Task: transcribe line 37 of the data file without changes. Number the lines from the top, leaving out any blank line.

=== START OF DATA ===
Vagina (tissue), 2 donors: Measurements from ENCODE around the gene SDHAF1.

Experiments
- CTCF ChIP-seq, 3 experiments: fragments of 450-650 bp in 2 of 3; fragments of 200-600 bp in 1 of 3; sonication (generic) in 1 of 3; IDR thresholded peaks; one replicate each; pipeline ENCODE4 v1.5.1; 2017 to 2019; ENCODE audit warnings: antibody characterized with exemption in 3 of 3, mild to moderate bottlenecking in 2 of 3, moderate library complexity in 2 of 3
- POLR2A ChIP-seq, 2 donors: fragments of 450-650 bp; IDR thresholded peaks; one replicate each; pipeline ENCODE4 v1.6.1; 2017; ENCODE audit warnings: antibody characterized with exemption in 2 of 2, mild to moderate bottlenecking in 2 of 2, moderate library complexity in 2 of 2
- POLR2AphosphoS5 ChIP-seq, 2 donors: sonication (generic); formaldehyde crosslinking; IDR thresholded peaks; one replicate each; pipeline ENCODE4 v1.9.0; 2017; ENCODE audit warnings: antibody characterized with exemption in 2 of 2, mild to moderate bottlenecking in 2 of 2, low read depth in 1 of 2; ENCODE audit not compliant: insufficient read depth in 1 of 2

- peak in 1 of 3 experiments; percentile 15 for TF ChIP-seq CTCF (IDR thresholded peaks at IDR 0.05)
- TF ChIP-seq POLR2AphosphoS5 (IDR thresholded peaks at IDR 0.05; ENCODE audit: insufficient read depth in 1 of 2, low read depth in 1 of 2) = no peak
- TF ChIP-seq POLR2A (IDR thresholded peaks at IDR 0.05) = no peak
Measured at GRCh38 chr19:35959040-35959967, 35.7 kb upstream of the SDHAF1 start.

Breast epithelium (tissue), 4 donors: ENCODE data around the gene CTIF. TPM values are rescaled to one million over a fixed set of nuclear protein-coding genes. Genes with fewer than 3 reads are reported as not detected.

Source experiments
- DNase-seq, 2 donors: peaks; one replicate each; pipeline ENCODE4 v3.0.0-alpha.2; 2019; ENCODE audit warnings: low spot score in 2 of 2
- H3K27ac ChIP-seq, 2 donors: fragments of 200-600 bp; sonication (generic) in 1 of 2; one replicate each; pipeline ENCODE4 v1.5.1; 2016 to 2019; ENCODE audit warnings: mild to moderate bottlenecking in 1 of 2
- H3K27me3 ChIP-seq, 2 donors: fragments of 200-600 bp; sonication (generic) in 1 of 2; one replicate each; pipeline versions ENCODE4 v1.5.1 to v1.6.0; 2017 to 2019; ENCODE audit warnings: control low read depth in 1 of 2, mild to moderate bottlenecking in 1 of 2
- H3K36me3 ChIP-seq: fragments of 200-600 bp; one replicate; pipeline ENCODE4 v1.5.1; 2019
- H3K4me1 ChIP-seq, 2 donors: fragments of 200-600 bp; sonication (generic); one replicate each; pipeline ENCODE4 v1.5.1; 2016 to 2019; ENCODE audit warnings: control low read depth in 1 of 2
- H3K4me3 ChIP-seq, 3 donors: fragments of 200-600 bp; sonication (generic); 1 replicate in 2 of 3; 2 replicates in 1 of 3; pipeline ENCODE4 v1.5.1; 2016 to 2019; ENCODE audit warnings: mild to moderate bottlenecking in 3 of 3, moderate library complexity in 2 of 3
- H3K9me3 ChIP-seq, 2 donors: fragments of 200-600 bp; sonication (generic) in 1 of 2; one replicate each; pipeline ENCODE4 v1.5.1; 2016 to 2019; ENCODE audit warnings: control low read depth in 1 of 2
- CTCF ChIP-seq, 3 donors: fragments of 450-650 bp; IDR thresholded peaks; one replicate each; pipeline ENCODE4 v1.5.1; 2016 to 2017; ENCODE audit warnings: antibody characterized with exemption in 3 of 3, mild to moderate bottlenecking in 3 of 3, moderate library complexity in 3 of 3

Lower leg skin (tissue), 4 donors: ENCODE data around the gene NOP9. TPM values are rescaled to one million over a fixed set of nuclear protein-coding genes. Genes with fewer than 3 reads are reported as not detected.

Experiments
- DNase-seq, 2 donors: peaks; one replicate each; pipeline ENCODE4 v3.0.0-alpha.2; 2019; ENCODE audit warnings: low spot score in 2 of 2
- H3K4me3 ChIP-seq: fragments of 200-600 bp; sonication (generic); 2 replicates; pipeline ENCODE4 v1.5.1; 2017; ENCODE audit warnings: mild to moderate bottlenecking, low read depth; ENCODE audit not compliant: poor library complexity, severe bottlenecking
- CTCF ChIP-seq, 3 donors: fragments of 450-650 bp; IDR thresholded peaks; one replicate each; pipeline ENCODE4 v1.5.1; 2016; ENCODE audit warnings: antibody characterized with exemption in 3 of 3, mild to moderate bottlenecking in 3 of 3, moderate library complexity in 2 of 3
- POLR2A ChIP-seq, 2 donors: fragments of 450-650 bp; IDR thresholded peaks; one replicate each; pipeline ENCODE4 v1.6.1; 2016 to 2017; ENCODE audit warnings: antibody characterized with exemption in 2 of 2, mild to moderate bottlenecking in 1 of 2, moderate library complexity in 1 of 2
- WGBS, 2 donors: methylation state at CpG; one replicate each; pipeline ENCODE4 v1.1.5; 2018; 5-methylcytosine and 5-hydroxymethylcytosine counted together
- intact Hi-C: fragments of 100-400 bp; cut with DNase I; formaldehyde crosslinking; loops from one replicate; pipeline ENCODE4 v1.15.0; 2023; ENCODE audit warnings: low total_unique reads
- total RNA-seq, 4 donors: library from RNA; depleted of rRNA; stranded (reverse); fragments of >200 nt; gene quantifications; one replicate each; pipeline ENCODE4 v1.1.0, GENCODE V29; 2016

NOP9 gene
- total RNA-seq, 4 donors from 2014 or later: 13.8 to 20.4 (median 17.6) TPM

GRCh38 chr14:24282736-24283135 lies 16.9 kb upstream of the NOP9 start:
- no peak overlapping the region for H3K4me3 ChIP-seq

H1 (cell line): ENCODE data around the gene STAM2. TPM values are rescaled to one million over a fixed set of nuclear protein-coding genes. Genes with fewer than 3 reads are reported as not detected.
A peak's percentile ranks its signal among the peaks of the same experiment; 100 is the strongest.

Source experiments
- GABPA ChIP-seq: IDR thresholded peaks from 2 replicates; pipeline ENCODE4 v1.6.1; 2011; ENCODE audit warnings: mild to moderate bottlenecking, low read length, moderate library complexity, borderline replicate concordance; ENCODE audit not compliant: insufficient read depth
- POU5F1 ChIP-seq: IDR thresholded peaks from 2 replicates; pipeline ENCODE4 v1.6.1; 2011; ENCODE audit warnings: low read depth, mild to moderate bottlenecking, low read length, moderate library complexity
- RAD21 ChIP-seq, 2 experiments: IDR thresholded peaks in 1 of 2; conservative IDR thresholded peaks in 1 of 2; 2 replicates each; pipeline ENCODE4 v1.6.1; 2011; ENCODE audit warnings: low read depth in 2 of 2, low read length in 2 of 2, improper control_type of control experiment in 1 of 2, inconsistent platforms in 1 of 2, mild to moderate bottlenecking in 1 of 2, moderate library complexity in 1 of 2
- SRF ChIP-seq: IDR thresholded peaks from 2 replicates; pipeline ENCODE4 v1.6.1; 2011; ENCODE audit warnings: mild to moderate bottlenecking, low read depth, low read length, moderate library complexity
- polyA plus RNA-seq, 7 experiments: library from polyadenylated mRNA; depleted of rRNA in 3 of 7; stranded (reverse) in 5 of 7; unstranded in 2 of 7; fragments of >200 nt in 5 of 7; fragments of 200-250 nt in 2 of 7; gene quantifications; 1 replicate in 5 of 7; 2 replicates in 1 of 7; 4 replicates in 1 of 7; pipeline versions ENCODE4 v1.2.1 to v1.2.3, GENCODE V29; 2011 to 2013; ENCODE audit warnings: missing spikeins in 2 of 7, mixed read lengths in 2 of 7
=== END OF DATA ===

- POU5F1 ChIP-seq: IDR thresholded peaks from 2 replicates; pipeline ENCODE4 v1.6.1; 2011; ENCODE audit warnings: low read depth, mild to moderate bottlenecking, low read length, moderate library complexity